If you want to experiment with heat, change the VARIETY of peppers, not the amount.  For example, change up some or all of the jalapenos for serranoes or other hotter varieties, or include the seeds for more heat.  Never use more peppers and onions than the approved recipe calls for. Also, do not reduce the amount of vinegar in the salsa mixture. If you want a milder vinegar flavor, try a cider vinegar rather than a white vinegar.



2546 cal


12 g


490 g


100 g
Click Here For Full Nutrition, Exchanges, and My Plate Info

Yields 552

Home-Canned Tomato Salsa
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  • 20 c. ripe tomatoes, peeled and diced
  • 5 c. onions, peeled and chopped
  • 5 c. green chilies, roasted, seeded, peeled, and diced (or use diced commercial canned green chilies)
  • 2 c. vinegar (I like apple cider vinegar)
  • 1 c. pickled jalapenos, diced
  • 4 T. salt
  • 1 t. ground black pepper
  • 2 T. garlic powder (not garlic salt)
  • 1 1/2 c. tomato paste
  • 2/3 c. Ultra Gel® (www.carnetfoods.com or Amazon.com)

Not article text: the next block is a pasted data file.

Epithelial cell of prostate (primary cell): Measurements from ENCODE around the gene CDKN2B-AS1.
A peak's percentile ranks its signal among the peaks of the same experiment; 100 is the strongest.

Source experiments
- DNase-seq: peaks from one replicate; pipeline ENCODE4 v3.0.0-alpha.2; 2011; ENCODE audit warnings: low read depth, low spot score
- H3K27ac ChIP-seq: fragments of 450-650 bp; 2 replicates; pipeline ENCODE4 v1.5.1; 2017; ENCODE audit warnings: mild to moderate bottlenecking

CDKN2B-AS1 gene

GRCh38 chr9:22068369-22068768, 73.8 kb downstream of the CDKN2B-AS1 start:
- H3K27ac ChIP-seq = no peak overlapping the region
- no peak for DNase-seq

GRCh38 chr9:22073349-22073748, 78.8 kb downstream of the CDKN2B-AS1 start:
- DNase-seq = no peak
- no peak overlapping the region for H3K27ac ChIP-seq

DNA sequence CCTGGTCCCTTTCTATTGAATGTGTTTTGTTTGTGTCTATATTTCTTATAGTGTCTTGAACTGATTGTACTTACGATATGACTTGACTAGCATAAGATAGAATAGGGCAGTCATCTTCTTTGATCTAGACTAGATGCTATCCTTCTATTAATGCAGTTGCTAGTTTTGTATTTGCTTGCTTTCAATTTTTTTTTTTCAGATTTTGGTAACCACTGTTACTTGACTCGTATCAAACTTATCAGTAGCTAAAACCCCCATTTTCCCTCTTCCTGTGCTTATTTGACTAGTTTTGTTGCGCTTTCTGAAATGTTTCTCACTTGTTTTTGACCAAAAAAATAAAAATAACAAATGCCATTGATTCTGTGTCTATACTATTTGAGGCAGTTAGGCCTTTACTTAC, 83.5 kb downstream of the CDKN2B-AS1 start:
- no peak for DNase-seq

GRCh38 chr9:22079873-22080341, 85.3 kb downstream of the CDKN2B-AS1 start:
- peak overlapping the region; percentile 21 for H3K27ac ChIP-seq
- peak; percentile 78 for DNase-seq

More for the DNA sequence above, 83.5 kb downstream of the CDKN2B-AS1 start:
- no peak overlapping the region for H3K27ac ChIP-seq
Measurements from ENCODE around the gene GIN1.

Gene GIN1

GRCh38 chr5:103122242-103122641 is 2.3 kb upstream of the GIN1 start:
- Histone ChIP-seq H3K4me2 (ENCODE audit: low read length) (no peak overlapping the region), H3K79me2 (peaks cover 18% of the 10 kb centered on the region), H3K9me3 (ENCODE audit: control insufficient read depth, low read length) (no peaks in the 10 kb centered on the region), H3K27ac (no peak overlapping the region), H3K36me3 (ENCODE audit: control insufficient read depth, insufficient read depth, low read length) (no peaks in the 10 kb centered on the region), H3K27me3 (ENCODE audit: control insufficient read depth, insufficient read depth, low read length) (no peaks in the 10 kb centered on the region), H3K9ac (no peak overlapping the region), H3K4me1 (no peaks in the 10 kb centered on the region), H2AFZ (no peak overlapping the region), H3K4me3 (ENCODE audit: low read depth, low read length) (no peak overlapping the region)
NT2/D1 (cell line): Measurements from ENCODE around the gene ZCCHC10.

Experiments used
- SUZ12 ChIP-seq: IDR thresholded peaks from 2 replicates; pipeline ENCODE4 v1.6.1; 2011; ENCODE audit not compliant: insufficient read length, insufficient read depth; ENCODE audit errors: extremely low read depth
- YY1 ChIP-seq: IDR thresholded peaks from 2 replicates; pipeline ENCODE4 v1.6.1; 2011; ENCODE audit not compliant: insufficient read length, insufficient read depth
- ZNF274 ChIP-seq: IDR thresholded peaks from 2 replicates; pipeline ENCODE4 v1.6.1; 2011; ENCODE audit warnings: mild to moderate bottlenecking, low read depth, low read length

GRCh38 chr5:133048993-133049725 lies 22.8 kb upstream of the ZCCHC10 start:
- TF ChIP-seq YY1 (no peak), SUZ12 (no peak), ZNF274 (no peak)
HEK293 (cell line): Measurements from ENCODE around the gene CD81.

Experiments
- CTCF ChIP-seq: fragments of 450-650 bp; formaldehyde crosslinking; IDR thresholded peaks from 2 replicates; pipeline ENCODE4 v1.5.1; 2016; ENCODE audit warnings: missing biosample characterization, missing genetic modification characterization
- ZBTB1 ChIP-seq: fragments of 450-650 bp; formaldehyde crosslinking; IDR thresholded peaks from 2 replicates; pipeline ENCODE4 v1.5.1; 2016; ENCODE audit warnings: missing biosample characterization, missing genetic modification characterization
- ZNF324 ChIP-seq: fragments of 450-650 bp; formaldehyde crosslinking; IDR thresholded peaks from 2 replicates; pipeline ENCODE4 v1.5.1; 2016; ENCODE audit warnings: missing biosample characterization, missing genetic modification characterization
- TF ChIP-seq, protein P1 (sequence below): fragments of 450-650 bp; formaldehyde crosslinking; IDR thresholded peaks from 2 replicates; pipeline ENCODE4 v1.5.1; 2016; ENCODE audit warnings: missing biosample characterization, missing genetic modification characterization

• Prepare a cold water bath of ice and water in a large bowl for cooling the blanched tomatoes.
  • Wash the tomatoes.
  • Blanch the tomatoes by dipping them briefly in boiling water until the skins split. Transfer the tomatoes immediately from the boiling water to the cold water bath.
  • Remove the skins as soon as the tomatoes are cool enough to handle. Remove the tomato core if hard. Place the peeled tomatoes in a large bowl.
  • Chop the tomatoes coarsely.
  • Chop the jalapenos coarsely. Add the onions and continue to chop until the desired size.
  • Chop the prepared or canned green chilies coarsely.
  • Measure and combine all ingredients in a large pan.
  • Bring the salsa mixture to a boil, stirring frequently. Turn down the heat and simmer for ten minutes until the salsa is at a boiling temperature throughout. Stir to prevent scorching.
  • Bring about 3 inches of water to a rolling boil in a "boiling water bath" (large thin pan used for processing fruits and tomatoes).
  • Meanwhile, ladle the hot salsa into about 15 clean glass pint jars, leaving 1/2 inch headspace. Top each jar with a lid that has been prepared according to manufacturer's directions.